Will OLIVER, the in-house agency, fly in Asia?

Nick George

Nick George, the former Asia MD of production company Tag, has just taken on the job of leading the regional expansion of OLIVER, a marketing services agency that hand-picks advertising teams to work on a client’s premises.

In this Q&A with Mumbrella, George explains why an approach that challenges the traditional agency model will take off in Asia.

Briefly explain the idea behind OLIVER.

One of the things that warmed me to the OLIVER approach is its simplicity. We create bespoke agency teams that are aligned to the needs of our clients, and place them inside their organisations. And we give support to the on-site teams with strategists, creative technologists, designers, writers and so on, from central regional hubs. The idea is deliver better work, faster and more cost effectively.

Where does the idea come from and why will clients buy into it?

A single in-house agency doing everything from planning and execution, to adaptation and delivery – that is what is appealing to clients.

Global clients are still asking local and regional marketers to adapt from central brand communications, but we are seeing a shift towards more locally-developed initiatives. We can offer a consistency of messaging across media and markets, but we are also focused on providing services to local markets wanting to create local work for the markets they operate – the markets they understand better than anyone.

Do you think the big established top agencies like Ogilvy and DDB are nervous about the competitive threat a model like Oliver’s poses?

These top agencies have been around for years and have their advantages. If anything, we might just complement them.

Can you give us a bit of detail on exactly how the remuneration structure works for clients?

A monthly flexible cost is charged to the client based on the resource within the bespoke team. This allows the client to plan and manage their budget without having to worry about any sudden spike in cost. Clients are not charged for any resource that they do not need.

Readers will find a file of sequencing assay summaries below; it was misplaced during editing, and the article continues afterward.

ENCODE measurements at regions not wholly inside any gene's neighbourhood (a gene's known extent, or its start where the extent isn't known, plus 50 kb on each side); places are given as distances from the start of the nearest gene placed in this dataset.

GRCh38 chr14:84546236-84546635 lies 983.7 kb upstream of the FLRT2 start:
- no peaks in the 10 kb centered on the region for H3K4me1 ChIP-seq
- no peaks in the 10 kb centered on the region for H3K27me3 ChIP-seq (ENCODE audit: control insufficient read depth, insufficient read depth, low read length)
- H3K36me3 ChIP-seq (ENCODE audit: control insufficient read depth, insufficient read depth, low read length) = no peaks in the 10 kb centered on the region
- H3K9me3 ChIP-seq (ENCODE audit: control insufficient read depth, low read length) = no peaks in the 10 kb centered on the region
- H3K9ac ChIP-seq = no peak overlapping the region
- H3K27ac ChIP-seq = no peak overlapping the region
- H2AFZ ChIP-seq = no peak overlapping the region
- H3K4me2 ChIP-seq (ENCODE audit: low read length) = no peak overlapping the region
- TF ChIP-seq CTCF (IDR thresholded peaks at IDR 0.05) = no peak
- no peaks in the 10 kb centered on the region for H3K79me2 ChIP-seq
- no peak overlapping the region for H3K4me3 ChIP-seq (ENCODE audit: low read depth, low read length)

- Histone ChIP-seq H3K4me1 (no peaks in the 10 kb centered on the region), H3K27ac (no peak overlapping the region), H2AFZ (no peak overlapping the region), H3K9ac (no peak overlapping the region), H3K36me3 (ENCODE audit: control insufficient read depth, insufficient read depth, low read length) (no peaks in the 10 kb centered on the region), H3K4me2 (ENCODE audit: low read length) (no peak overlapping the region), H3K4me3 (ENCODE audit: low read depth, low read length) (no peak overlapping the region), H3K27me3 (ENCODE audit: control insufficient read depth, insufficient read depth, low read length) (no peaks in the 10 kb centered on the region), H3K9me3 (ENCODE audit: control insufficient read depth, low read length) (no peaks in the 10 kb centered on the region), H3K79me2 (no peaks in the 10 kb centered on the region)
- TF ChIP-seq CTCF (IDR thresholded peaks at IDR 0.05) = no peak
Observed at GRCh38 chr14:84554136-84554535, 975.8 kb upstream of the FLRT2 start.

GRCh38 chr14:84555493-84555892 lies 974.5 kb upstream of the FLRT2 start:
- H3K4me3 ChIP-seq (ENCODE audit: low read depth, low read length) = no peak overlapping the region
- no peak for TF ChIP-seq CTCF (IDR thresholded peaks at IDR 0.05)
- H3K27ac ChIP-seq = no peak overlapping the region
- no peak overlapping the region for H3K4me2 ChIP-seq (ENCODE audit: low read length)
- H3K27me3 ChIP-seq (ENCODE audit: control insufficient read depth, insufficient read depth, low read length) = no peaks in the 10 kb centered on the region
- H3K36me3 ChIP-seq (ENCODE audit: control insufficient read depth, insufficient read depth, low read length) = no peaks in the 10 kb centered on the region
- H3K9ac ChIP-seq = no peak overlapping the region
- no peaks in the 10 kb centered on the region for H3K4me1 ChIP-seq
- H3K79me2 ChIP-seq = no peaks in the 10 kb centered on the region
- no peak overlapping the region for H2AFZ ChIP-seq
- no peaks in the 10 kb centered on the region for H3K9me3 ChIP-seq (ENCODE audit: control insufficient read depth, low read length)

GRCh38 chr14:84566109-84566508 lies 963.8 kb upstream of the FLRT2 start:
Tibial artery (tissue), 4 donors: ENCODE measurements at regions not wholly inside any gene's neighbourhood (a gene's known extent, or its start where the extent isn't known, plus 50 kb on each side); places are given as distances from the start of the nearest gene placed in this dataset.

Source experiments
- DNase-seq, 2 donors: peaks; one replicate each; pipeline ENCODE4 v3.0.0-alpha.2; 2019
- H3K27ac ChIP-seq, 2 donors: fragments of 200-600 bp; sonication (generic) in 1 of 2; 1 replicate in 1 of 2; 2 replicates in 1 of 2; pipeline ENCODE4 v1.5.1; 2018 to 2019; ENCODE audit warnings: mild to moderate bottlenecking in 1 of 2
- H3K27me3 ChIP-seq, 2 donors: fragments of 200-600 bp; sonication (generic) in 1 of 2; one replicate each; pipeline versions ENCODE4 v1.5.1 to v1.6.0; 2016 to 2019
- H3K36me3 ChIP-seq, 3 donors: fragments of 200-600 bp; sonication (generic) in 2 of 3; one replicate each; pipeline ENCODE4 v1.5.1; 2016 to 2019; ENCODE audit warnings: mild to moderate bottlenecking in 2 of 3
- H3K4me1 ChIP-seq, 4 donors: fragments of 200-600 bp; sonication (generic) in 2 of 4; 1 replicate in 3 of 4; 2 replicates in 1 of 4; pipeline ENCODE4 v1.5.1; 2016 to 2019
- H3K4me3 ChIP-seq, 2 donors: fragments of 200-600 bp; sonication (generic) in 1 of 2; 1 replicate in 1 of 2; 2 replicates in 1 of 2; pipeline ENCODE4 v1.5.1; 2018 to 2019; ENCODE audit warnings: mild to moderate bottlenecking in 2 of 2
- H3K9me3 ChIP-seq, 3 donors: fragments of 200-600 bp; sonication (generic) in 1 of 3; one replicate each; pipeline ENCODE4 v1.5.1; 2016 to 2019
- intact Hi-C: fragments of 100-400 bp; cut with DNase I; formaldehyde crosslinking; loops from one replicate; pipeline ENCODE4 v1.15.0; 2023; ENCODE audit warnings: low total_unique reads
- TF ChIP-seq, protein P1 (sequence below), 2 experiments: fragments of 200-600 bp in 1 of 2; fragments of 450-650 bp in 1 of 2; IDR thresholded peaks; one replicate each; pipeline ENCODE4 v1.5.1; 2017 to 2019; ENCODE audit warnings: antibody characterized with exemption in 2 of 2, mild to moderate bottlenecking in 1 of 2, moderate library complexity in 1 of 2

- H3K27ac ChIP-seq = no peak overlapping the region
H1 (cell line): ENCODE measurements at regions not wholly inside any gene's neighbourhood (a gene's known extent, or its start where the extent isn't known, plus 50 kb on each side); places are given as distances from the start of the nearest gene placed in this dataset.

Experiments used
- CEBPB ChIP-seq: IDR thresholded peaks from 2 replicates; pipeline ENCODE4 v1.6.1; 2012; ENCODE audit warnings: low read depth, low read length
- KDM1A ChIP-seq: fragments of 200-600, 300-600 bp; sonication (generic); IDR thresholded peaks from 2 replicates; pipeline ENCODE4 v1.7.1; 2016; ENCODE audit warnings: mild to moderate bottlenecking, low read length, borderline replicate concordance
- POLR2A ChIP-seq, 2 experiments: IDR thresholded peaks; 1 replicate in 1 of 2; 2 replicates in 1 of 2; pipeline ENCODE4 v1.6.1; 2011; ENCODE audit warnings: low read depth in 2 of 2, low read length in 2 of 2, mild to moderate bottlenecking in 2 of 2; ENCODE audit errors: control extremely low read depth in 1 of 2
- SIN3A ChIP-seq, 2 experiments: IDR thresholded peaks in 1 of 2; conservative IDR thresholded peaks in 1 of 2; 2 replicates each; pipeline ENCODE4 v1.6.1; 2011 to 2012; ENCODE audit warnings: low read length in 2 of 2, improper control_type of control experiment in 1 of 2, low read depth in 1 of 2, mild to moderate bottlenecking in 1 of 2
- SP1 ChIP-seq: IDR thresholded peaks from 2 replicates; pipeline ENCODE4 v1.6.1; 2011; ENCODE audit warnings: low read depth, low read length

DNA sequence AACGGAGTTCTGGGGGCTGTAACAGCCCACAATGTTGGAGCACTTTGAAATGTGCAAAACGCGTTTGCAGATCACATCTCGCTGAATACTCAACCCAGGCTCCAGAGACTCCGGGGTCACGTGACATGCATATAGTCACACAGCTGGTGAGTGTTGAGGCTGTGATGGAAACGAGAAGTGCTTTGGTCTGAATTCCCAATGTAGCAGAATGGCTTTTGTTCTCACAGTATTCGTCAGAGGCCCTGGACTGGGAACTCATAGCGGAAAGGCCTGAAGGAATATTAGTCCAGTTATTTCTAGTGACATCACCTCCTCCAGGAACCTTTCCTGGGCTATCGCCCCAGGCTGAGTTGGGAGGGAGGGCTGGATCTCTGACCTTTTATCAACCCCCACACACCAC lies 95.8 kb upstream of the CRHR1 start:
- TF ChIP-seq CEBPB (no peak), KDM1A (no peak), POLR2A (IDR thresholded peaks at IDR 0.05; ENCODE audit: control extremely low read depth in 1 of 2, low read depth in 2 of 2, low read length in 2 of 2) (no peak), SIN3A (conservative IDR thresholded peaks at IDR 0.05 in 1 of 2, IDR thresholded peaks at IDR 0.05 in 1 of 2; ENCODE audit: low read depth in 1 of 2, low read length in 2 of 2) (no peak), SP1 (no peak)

What would you say is the most successful example of the OLIVER model working so far, and why?

We’ve created in-house agencies for the likes of Starbucks, Vodafone, AXA, Pepsico and 3M. The logic behind placing staff in-house is to build a level of intimacy and understanding of the brand that companies cannot get with the traditional agency model. It’s also about reducing the communication time lag between us and the client. We can work together on delivering real-time marketing and seeing results faster.

Oliver is well established in Europe. What makes you so confident that the model will work in Asia?

I think the model has appeal regardless which part of the world you are in. You could argue even more so in Asia, where cultures are so diverse. Marketing across Europe tends to lend itself well to adaptation – a piece of creative developed for the UK market can fairly easily be adapted to work in, say, France or Germany. However in Asia, the markets are so varied, not only in language but also in culture, which demands local creative that will touch the local consumer. Local marketing campaigns are a must.

One problem with the OLIVER model could be putting people inside a client’s building who don’t fit with that company’s culture. How do you tackle that issue?

An implementation team will immerse itself in the client’s environment to understand their culture, process, what their needs are, and the key people that the team will need to work with. Also, clients can play a role in interviewing and assessing shortlisted candidates before they are hired and placed on site.

What’s your approach to sourcing talent in a region like Asia, which was a serious talent issue?

Our employer brand has a big role to play. When you take a closer look at the resource we have available, it is encouraging to see the amount of good and dynamic talent available who want the chance to diversify and apply their skills across brands. We have attracted good talent in the UK and US with this model. I have personally worked in Asia for 10 years and have always been inspired with the high level of talent in the region, not just creative, but in account servicing, technology, etc.

What are your hopes for the first 12 months of the Asian business?

Establish our brand, set up our core hubs, expand our client base, produce good work and enjoy it. There’s no point in doing anything if you don’t have fun in the process.


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